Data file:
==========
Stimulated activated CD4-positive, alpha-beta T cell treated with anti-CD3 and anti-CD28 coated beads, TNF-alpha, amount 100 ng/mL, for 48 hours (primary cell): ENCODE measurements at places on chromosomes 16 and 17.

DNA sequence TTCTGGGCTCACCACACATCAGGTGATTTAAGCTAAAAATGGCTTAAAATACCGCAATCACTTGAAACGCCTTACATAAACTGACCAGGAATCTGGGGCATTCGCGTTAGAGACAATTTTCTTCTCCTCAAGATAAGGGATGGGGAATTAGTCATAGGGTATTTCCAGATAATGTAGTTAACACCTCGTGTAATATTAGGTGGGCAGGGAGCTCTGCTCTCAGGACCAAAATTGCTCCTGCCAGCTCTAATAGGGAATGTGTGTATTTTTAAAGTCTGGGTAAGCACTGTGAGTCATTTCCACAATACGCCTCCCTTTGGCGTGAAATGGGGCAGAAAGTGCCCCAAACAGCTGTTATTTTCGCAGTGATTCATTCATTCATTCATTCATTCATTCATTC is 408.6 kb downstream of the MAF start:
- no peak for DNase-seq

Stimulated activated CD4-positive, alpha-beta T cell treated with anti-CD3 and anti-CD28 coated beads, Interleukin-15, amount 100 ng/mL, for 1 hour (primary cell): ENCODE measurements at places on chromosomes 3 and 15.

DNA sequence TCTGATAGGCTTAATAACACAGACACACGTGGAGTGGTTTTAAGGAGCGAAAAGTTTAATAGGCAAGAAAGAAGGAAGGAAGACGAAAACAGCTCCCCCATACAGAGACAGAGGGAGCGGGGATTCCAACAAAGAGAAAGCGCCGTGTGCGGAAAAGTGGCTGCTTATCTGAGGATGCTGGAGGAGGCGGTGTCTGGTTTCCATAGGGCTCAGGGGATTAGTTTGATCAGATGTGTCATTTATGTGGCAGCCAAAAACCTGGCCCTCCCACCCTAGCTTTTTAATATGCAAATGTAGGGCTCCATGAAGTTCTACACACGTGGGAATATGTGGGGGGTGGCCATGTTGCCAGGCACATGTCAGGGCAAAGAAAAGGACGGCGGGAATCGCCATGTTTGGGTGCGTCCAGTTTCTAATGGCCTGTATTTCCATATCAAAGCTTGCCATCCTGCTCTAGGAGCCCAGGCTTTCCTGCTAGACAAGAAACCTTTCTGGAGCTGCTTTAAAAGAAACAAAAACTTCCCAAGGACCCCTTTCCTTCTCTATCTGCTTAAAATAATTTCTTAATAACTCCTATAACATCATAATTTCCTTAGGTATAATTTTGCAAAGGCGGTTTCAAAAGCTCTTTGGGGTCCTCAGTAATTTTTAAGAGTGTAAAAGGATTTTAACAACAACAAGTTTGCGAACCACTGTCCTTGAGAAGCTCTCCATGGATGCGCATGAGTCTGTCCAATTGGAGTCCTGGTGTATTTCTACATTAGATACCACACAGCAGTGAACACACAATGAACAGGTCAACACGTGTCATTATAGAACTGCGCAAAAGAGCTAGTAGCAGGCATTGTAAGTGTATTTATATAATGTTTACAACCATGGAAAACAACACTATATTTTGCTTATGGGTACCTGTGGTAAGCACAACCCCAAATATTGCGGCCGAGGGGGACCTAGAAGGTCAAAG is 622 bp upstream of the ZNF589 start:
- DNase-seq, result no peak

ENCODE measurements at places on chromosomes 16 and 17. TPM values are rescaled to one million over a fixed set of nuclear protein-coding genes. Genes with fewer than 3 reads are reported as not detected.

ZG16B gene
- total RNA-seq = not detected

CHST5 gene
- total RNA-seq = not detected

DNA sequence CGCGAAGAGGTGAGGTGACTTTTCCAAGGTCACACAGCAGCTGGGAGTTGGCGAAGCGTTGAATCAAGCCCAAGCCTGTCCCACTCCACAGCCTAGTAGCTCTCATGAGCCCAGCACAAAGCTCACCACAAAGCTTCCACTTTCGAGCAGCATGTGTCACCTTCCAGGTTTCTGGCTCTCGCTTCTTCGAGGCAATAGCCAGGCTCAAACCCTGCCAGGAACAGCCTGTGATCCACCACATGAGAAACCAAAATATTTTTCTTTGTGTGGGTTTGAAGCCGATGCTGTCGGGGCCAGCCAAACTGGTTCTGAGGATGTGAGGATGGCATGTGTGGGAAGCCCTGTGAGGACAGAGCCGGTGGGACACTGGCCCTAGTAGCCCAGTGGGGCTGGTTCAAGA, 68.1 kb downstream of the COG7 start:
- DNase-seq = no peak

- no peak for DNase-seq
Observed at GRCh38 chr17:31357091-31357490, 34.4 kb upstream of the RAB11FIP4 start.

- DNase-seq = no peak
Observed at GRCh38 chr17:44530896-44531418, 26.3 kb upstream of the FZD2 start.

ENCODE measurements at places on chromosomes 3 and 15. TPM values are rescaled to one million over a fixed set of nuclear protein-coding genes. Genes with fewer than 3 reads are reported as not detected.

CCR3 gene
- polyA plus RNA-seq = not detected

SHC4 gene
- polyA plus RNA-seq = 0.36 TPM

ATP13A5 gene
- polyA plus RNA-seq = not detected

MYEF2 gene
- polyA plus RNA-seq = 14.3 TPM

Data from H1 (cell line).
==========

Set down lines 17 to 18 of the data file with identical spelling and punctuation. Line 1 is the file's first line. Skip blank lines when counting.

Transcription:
Observed at GRCh38 chr17:44530896-44531418, 26.3 kb upstream of the FZD2 start.

ENCODE measurements at places on chromosomes 3 and 15. TPM values are rescaled to one million over a fixed set of nuclear protein-coding genes. Genes with fewer than 3 reads are reported as not detected.